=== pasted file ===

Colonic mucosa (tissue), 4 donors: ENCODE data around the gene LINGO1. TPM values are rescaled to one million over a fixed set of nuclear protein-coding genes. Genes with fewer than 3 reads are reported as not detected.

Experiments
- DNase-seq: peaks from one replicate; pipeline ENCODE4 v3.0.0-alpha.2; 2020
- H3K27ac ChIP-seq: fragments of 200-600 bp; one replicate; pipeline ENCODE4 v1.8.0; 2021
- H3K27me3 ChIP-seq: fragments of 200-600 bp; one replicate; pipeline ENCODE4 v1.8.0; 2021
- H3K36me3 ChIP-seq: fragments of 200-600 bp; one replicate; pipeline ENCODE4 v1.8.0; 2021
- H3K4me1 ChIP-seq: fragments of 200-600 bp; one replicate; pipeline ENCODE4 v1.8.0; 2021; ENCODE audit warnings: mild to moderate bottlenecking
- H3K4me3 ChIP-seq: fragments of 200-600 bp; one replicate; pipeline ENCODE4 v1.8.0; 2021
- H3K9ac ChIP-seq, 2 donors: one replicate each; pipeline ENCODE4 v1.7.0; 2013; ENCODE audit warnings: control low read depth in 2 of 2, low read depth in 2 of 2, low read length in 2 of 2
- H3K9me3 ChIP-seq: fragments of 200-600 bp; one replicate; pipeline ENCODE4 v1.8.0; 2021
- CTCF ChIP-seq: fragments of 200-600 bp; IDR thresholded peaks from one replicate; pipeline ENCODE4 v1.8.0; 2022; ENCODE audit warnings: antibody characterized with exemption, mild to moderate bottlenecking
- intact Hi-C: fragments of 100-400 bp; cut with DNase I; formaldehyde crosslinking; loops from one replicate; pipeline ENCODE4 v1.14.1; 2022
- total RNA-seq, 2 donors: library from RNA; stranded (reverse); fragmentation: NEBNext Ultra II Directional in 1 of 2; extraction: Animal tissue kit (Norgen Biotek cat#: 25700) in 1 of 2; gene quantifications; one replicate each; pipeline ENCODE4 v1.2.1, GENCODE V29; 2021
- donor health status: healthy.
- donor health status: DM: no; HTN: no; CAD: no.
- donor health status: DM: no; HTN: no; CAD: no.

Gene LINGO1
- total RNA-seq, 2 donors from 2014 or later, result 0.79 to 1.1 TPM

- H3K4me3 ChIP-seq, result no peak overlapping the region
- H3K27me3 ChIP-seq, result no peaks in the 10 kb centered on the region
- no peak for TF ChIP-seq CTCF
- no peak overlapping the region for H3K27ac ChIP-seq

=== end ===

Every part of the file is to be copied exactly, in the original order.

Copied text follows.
Colonic mucosa (tissue), 4 donors: ENCODE data around the gene LINGO1. TPM values are rescaled to one million over a fixed set of nuclear protein-coding genes. Genes with fewer than 3 reads are reported as not detected.

Experiments
- DNase-seq: peaks from one replicate; pipeline ENCODE4 v3.0.0-alpha.2; 2020
- H3K27ac ChIP-seq: fragments of 200-600 bp; one replicate; pipeline ENCODE4 v1.8.0; 2021
- H3K27me3 ChIP-seq: fragments of 200-600 bp; one replicate; pipeline ENCODE4 v1.8.0; 2021
- H3K36me3 ChIP-seq: fragments of 200-600 bp; one replicate; pipeline ENCODE4 v1.8.0; 2021
- H3K4me1 ChIP-seq: fragments of 200-600 bp; one replicate; pipeline ENCODE4 v1.8.0; 2021; ENCODE audit warnings: mild to moderate bottlenecking
- H3K4me3 ChIP-seq: fragments of 200-600 bp; one replicate; pipeline ENCODE4 v1.8.0; 2021
- H3K9ac ChIP-seq, 2 donors: one replicate each; pipeline ENCODE4 v1.7.0; 2013; ENCODE audit warnings: control low read depth in 2 of 2, low read depth in 2 of 2, low read length in 2 of 2
- H3K9me3 ChIP-seq: fragments of 200-600 bp; one replicate; pipeline ENCODE4 v1.8.0; 2021
- CTCF ChIP-seq: fragments of 200-600 bp; IDR thresholded peaks from one replicate; pipeline ENCODE4 v1.8.0; 2022; ENCODE audit warnings: antibody characterized with exemption, mild to moderate bottlenecking
- intact Hi-C: fragments of 100-400 bp; cut with DNase I; formaldehyde crosslinking; loops from one replicate; pipeline ENCODE4 v1.14.1; 2022
- total RNA-seq, 2 donors: library from RNA; stranded (reverse); fragmentation: NEBNext Ultra II Directional in 1 of 2; extraction: Animal tissue kit (Norgen Biotek cat#: 25700) in 1 of 2; gene quantifications; one replicate each; pipeline ENCODE4 v1.2.1, GENCODE V29; 2021
- donor health status: healthy.
- donor health status: DM: no; HTN: no; CAD: no.
- donor health status: DM: no; HTN: no; CAD: no.

Gene LINGO1
- total RNA-seq, 2 donors from 2014 or later, result 0.79 to 1.1 TPM

- H3K4me3 ChIP-seq, result no peak overlapping the region
- H3K27me3 ChIP-seq, result no peaks in the 10 kb centered on the region
- no peak for TF ChIP-seq CTCF
- no peak overlapping the region for H3K27ac ChIP-seq